Cartoon Discussion of the Month 2/2/19: Who Killed Who? - Forum.
OutOfOdor
2019-02-03T01:15:04Z
https://www.dailymotion.com/video/x4830ti 
Release Date: June 5, 1943
Direction: Tex Avery
Story: uncredited on circulating copies, apparently Rich Hogan
Animation: no animators credited, but likely Ray Abrams, Preston Blair and Ed Love
Music: Scott Bradley
Film Editor: Fred MacAlpin
Backgrounds: probably Johnny Johnsen
Cast: Robert Emmett O'Connor (host, live-action), Billy Bletcher (detective, laughter, Santa), Kent Rogers (The Victim, Red Skeleton, falling body), Sara Berner (screams, cuckoo clock)
Summary: A portly detective tries to solve a murder mystery in a haunted house.
Useless Tidbit of Information You Probably Know Already But I'm Posting It Here Anyway:l the falling body gag (minus the "Ah, yes!" line of dialogue) was used by Warner Bros. in So You Want to be a Detective? (1948), a Joe McDoakes comedy starring George O'Hanlon. Probably coincidental, but still worth mentioning.

This month's entry happens to be one of my favorites from the genius that was Tex Avery, a perfect cartoon for viewing around Halloween, or any time really. This is one of his earliest cartoons for MGM, and one of his best IMO, with laughs practically every fifteen seconds! A great twist at the end, a live-action intro, self-referential book covers, trademark Avery signs... so much I love about this one. Words kinda fail me here, but feel free to discuss below.
"With all respect to the great mousetrap."- Popeye, "The Spinach Overture" (1935)
ToonStar95
2019-02-03T04:30:35Z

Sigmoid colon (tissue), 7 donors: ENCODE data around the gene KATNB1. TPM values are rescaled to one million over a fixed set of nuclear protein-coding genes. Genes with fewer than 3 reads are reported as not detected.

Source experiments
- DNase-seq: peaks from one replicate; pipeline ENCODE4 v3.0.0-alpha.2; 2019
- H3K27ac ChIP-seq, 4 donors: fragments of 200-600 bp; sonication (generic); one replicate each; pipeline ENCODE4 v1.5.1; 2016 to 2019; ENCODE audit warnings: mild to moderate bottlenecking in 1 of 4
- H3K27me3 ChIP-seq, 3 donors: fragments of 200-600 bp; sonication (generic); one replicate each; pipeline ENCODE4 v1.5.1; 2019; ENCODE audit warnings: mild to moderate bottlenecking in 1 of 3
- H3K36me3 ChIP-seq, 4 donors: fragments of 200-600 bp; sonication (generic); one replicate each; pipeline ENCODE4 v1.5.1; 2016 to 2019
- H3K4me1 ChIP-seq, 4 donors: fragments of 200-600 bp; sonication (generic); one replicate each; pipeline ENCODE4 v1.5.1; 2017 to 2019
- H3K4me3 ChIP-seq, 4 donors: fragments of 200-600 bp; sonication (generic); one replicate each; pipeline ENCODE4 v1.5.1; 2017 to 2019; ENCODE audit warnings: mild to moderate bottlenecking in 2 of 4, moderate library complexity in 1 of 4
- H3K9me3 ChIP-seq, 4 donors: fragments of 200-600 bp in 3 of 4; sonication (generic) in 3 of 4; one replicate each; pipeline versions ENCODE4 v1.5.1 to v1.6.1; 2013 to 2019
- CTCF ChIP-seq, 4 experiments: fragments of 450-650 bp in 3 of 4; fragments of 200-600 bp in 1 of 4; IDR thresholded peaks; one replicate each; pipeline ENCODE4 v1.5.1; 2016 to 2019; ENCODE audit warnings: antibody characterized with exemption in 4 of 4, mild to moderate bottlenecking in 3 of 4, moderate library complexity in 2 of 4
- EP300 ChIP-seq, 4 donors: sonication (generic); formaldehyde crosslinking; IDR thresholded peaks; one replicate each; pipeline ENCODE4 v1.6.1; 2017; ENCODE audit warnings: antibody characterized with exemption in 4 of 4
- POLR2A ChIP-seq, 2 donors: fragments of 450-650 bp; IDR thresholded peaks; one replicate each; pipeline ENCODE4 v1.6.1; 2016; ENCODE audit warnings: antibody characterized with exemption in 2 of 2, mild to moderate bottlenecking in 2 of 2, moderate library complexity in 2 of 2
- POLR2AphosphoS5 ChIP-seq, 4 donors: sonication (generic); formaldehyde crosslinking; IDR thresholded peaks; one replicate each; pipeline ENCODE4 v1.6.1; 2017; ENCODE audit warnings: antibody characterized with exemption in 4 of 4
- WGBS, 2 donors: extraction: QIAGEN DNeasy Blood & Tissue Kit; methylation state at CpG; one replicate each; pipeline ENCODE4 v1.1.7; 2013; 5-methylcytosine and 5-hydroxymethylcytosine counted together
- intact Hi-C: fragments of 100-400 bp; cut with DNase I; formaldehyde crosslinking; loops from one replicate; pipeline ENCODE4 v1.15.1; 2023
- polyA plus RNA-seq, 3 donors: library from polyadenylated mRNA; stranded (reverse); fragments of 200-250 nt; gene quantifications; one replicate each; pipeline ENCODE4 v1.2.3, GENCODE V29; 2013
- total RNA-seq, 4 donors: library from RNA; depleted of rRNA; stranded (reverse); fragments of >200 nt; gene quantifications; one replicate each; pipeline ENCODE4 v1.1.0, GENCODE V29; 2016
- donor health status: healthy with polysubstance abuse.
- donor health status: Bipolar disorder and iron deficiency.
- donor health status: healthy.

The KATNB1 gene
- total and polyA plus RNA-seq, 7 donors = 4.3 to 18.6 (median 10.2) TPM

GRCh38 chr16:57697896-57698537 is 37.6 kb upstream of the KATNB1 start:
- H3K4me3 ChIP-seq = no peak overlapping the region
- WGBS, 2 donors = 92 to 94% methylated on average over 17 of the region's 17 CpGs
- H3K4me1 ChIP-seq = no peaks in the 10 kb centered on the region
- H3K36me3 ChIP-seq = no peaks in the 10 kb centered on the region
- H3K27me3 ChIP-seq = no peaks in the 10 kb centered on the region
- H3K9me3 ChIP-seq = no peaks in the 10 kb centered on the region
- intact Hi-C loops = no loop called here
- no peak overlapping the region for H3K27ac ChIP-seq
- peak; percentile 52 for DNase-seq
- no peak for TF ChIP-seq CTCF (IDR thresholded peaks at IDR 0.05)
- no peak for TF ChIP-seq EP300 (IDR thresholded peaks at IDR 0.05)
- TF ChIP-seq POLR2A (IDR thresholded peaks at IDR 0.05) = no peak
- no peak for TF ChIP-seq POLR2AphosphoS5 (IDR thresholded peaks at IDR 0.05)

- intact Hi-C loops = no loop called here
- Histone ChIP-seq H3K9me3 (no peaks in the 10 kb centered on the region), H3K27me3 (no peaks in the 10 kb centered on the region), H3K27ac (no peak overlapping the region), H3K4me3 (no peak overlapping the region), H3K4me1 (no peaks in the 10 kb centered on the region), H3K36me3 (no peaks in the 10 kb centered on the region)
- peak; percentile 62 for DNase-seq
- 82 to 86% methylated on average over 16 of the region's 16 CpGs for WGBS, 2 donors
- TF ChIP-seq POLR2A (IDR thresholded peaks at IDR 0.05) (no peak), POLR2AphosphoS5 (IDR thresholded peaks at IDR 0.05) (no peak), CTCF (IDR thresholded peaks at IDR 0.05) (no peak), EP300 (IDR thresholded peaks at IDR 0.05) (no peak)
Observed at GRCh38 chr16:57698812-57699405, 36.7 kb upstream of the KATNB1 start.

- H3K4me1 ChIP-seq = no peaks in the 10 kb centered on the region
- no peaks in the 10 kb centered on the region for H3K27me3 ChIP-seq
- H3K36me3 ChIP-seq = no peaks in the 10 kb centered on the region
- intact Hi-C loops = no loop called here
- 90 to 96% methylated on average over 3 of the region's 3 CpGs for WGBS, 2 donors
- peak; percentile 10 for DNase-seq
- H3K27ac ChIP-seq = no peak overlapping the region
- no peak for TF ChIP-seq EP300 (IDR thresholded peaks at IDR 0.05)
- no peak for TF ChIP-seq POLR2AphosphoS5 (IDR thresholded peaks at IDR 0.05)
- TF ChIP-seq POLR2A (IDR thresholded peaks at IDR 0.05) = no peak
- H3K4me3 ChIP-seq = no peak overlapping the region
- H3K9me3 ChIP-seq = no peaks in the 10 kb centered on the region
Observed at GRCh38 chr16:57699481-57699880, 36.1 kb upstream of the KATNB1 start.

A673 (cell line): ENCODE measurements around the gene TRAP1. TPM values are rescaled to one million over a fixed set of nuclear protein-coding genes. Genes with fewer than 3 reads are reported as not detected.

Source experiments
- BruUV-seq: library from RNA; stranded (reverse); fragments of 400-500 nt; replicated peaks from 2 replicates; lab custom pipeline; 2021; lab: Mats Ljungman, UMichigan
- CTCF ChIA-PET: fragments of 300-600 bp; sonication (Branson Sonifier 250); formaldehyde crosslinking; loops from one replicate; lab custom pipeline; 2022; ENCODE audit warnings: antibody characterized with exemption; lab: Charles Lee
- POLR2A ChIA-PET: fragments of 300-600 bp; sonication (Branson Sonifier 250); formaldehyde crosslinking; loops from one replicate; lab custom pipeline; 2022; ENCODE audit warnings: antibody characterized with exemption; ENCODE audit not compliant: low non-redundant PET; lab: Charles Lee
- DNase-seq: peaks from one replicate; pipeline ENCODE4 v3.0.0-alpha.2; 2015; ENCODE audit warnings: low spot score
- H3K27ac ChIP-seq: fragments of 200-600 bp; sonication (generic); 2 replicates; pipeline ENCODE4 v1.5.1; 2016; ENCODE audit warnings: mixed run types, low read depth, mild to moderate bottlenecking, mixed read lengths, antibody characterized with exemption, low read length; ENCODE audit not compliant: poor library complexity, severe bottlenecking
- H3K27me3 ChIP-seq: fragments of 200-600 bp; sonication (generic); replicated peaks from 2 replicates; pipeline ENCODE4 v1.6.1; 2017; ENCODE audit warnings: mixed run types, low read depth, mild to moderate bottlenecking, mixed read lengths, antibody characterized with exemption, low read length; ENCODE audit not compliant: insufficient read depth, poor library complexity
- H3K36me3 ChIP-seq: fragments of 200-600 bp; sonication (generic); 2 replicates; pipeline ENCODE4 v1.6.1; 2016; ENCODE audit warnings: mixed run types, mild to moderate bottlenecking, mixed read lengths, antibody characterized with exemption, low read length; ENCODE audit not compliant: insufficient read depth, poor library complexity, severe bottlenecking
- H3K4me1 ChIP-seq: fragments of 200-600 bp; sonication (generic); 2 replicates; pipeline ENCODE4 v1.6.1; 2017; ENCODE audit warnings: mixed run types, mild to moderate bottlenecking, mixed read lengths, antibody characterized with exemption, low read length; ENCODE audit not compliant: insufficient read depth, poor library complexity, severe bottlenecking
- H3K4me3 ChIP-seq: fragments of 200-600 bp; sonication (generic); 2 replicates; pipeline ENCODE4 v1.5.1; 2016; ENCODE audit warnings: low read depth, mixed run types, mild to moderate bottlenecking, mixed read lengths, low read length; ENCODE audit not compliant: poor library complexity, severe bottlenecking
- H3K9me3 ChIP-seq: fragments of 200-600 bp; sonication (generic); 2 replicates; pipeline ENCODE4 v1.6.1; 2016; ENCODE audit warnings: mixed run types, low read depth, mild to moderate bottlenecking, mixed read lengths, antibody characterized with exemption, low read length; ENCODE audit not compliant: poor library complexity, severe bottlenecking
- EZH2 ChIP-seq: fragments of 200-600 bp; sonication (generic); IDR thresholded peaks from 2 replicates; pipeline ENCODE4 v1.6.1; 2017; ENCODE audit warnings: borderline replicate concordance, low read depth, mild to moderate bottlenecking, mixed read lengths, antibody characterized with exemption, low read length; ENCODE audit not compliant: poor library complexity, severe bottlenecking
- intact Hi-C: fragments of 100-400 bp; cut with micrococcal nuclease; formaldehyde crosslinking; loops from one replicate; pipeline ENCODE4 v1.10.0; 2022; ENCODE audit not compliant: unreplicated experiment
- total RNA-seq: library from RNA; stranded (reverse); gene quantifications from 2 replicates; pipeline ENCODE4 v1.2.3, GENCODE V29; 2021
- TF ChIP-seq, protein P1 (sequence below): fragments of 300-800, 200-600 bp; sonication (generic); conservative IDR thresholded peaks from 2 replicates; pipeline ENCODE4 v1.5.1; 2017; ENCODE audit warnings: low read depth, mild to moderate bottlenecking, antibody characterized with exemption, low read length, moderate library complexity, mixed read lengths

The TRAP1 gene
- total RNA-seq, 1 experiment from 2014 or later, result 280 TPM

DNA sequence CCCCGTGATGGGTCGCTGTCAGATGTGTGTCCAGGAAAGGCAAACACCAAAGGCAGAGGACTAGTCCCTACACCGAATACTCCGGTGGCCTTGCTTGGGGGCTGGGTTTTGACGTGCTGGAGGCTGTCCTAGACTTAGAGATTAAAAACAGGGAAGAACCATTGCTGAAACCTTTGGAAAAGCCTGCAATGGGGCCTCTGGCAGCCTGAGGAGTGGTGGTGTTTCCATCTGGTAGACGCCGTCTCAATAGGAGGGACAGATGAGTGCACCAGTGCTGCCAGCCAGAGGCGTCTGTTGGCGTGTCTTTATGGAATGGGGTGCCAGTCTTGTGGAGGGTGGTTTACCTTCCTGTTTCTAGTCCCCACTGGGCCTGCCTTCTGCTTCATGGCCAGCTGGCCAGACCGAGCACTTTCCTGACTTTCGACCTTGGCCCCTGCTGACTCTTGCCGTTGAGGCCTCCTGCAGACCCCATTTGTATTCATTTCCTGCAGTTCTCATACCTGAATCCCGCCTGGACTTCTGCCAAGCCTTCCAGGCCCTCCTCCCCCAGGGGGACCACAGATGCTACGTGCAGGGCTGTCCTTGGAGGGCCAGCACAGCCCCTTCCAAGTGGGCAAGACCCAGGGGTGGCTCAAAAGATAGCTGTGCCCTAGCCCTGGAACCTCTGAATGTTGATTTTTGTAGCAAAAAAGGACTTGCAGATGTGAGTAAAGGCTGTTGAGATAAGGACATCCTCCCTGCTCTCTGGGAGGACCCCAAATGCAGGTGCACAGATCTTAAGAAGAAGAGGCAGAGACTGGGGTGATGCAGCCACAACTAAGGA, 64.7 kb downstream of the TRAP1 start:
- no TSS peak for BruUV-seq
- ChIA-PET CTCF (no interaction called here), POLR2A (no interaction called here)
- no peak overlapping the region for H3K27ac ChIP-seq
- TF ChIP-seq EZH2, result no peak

I agree. Most of the gags here hit bullseyes and is guaranteed to have you at least snickering all the way through. I think my favorite gag has to be the murder victim suddenly getting up to pose for his picture ("Now let's not get nosy, bub!").

What I also like about it is the musical score (sans title cues) is performed on an organ to spoof radio mystery programs, but it still has the trademarks of Scott Bradley's repertoire (i.e., the sexy theme that plays when the pinup poster appears).
Toadette
2019-02-04T02:09:42Z
For what it's worth, magnil posted an extended Twitter thread in which he tried to break down who animated what, you can see it here (he indeed guesses Abrams, Blair, and Love). https://twitter.com/ma_x...tatus/912685850336550912 
OutOfOdor
2019-02-05T00:42:46Z
Originally Posted by: Toadette 

For what it's worth, magnil posted an extended Twitter thread in which he tried to break down who animated what, you can see it here (he indeed guesses Abrams, Blair, and Love). https://twitter.com/ma_x...tatus/912685850336550912 



Thanks for the link! Interesting that some of the drawings of the detective (albeit with alterations) showed up in Preston Blair's famous animation book.
"With all respect to the great mousetrap."- Popeye, "The Spinach Overture" (1935)
VoiceTalentBrendan
2019-02-05T01:27:52Z
is the detective in this cartoon a caricature of the detective from The Laurel and Hardy Murder Case (1930)?
DevonB
2019-02-05T03:28:07Z
Originally Posted by: VoiceTalentBrendan 

is the detective in this cartoon a caricature of the detective from The Laurel and Hardy Murder Case (1930)?



That's correct, the detective is indeed based on character actor Fred Kelsey.
Mesterius
2019-02-12T00:28:13Z
Originally Posted by: OutOfOdor 

Originally Posted by: Toadette 

For what it's worth, magnil posted an extended Twitter thread in which he tried to break down who animated what, you can see it here (he indeed guesses Abrams, Blair, and Love). https://twitter.com/ma_x...tatus/912685850336550912 



Thanks for the link! Interesting that some of the drawings of the detective (albeit with alterations) showed up in Preston Blair's famous animation book.



Weren't the drawings in the first (1947) edition of that book the original ones? I know Blair made changes for the later edition (so that no one would sue him for the use of the Disney and MGM characters, I suppose), but the first edition seems to use the original artwork: http://web.archive.org/w...lairs-animation-1st.html